Desires | Neither Good nor Bad
BY: Troy Murphy | September 2018
Pushes from the underworld of consciousness, significantly impact our action; but these pushes are neither good nor bad. They are a complex construction of living.
We can’t aimlessly wander and expect to arrive at our desired destination. Achieving intentions requires correct actions accomplished through planning, sacrifice and discipline. Often the impulsive tugs of feeling don’t push us towards our dreams; sometimes insist on action contrary to important goals. The attractive advice to obediently submit to feelings for their divine guidance misses the mark, and dangerously contributes to selfish momentary pleasures, while ignoring more important goals that demand deferring present minded action. Those yearnings shouldn’t be ignored.
Feelings are an intricate part of identity, teaching preferences, and reminders of humanity. Sometimes wisdom bubbles to the surface from unconscious memories, subtly pushing us towards safety and away from harm. The impulses pricking through to consciousness are not all good nor are they all bad—they're just impulses flowing from the complexity of a living, thinking being. Feelings of pleasure and displeasure originate from a complex mixture of cultural concepts, biological givens, and personal experiences. Our response to feeling displays emotional maturity or impairment.
"Sometimes wisdom bubbles to the surface from unconscious memories, subtly pushing us towards safety and away from harm."
We want a concrete guidance system. It would certainly make life easier. We could shut off our cognitive thoughts, be impulsive, and succeed. We could blame all stupidity on our ignoring of felt motivation. Unfortunately, this is not the case. Our feelings, whether pleasant or unpleasant, are ignited from incomplete and misinterpreted information, making errant predictions of meaning. So, we yell at a partner we fear will leave. We quit a job for a 'promising' position at a failing start-up, and we eat a quart of ice cream to soothe our anxiety.
It’s not that intellectual cognitions are the golden ticket. The musings of thought are highly susceptible to feeling—the underlying pushes we just discredited. Our words, thoughts and arguments often blindly jump on the train of deception, decrying any opposing facts that suggest deeper investigation. The same decrepit lie is excused for one candidate but deplored when committed by the opposition.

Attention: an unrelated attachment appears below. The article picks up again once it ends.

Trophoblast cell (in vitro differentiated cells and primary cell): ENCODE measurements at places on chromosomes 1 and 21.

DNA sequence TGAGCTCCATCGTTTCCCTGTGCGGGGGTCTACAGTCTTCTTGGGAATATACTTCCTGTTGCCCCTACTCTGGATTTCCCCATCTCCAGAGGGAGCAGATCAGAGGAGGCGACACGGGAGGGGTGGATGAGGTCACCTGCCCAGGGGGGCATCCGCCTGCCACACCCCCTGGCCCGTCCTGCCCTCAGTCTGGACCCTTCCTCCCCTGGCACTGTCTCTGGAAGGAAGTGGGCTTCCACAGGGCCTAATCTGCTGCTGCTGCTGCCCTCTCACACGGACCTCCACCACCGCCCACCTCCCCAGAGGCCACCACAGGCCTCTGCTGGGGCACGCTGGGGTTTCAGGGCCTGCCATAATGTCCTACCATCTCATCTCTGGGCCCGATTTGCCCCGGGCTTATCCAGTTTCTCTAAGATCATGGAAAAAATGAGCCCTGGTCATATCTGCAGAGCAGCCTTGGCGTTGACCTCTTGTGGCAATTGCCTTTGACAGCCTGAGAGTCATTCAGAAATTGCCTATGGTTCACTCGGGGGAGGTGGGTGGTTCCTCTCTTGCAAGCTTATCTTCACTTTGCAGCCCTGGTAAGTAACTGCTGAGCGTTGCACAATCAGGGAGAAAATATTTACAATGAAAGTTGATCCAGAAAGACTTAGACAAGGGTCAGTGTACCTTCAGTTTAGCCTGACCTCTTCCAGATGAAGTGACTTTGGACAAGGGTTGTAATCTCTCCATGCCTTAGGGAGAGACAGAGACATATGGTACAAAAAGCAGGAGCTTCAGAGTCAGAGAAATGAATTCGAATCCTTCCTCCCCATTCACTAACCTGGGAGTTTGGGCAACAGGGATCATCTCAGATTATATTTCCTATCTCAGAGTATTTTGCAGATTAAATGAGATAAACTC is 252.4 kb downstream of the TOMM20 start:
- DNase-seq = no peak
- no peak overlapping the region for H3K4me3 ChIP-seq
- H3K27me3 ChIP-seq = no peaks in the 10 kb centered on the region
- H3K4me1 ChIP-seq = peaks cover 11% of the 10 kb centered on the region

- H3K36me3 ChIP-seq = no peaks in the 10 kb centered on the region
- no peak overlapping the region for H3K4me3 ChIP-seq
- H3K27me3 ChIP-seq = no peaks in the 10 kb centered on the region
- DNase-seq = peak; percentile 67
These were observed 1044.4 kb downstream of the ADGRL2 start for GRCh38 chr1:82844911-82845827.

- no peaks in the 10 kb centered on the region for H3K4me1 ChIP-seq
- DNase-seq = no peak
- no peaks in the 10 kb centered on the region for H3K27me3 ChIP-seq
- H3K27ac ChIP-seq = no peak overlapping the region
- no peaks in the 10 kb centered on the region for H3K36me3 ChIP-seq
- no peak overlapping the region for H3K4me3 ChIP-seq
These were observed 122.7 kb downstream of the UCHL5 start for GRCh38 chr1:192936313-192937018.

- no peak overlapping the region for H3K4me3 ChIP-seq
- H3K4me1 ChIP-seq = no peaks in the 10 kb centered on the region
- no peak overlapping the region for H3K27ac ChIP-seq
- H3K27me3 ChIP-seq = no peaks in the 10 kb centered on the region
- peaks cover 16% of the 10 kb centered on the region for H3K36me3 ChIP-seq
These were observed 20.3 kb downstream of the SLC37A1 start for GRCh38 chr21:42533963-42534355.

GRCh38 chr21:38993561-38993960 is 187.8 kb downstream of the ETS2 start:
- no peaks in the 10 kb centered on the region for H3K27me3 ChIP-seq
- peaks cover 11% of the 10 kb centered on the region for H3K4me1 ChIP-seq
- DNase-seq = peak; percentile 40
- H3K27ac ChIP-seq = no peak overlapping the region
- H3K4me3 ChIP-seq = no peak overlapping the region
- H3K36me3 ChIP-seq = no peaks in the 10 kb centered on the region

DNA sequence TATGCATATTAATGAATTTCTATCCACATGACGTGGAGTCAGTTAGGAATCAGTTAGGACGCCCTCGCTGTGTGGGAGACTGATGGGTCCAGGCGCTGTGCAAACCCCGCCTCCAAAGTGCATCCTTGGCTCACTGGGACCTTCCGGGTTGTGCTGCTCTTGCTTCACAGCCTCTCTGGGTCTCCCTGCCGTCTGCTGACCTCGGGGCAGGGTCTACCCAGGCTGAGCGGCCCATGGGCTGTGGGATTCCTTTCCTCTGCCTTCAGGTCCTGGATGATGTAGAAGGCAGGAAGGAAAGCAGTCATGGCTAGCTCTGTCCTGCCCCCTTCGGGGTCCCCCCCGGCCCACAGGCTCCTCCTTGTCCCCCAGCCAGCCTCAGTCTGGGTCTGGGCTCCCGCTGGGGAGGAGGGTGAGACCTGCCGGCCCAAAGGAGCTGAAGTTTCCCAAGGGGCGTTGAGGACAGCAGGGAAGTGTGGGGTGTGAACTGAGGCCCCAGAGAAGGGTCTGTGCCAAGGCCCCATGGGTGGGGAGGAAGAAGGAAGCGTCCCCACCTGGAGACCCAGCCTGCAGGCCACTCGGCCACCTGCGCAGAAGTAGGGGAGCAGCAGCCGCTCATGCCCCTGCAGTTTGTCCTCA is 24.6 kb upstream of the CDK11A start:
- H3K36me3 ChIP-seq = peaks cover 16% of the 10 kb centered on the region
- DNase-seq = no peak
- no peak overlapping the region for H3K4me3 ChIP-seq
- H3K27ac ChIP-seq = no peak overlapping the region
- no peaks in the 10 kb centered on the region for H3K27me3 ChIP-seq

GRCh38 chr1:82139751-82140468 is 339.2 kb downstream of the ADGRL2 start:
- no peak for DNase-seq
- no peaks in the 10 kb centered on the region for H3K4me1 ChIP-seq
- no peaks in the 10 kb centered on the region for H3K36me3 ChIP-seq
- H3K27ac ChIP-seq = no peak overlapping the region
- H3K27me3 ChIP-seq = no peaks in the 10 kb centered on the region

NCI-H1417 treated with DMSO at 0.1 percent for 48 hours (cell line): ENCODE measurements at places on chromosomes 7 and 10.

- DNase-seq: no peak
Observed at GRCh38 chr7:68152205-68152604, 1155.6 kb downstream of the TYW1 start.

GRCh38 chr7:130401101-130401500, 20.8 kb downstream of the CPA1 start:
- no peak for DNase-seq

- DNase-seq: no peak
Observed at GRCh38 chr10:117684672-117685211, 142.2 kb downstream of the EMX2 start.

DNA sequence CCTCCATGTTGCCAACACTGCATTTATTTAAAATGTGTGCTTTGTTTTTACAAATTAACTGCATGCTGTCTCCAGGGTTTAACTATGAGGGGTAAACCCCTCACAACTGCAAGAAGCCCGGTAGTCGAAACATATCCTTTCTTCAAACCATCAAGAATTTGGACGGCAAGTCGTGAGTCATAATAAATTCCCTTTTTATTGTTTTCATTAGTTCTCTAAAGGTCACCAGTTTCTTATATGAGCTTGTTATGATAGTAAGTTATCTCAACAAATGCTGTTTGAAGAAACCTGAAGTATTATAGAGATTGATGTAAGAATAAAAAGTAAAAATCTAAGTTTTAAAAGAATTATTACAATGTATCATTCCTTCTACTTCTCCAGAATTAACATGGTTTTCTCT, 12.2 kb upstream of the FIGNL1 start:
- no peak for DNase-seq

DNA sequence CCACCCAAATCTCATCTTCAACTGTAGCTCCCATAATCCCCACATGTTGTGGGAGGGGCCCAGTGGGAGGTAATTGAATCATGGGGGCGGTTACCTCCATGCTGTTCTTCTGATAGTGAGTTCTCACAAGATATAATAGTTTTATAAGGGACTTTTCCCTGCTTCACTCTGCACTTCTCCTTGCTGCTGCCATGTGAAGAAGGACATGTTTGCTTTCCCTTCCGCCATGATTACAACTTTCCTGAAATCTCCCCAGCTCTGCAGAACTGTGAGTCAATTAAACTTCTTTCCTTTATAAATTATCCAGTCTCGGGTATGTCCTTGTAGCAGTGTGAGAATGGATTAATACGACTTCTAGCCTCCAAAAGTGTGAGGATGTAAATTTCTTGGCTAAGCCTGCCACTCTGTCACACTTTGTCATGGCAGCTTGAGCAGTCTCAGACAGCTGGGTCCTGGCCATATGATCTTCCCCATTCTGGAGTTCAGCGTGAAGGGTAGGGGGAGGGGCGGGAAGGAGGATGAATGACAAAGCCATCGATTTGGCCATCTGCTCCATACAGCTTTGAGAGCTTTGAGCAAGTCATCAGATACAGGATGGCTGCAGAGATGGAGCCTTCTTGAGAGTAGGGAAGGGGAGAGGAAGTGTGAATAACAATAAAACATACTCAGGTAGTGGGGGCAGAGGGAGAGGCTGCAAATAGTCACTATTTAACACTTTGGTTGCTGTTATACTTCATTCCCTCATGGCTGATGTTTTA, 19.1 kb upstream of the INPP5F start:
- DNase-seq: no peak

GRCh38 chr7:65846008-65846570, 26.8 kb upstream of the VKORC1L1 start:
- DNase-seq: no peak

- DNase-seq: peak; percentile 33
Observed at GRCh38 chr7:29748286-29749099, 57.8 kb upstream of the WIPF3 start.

Wisdom flows from a slight pause. A pause long enough to skeptically evaluate internal and external reasons behind the experience, giving life to the impulse and the supporting chatter of selective facts. By focusing on long-term intentions, and a growing knowledge of consequences, we can make constructive choices—most of the time.
We can treat momentary desires. A bowl of ice cream now and then will not destroy a diet. But unchecked, and used as a crutch to bad feelings, we may be avoiding critical attention to pivotal moments in our lives. Our adaptive responses may inhibit smother functioning rather than clarify the problem and find constructive answers. Impulses often create more chaos, shaking the foundation for making accurate predictions in a complex and dynamic world. Our lives rock back and forth without direction, burning energy for causes that fail. When failures accumulate, we drift further and further off course, losing contact with reality, and creating a dangerous world where our impulses prefer escape instead of creating.
We pleasure in satisfying desires but with careful assessment, we can avoid destructive desires that pull us further from the life we desire. A few moments of mindful attention, checking behaviors against long-term goals, often saves a lifetime of regrets.
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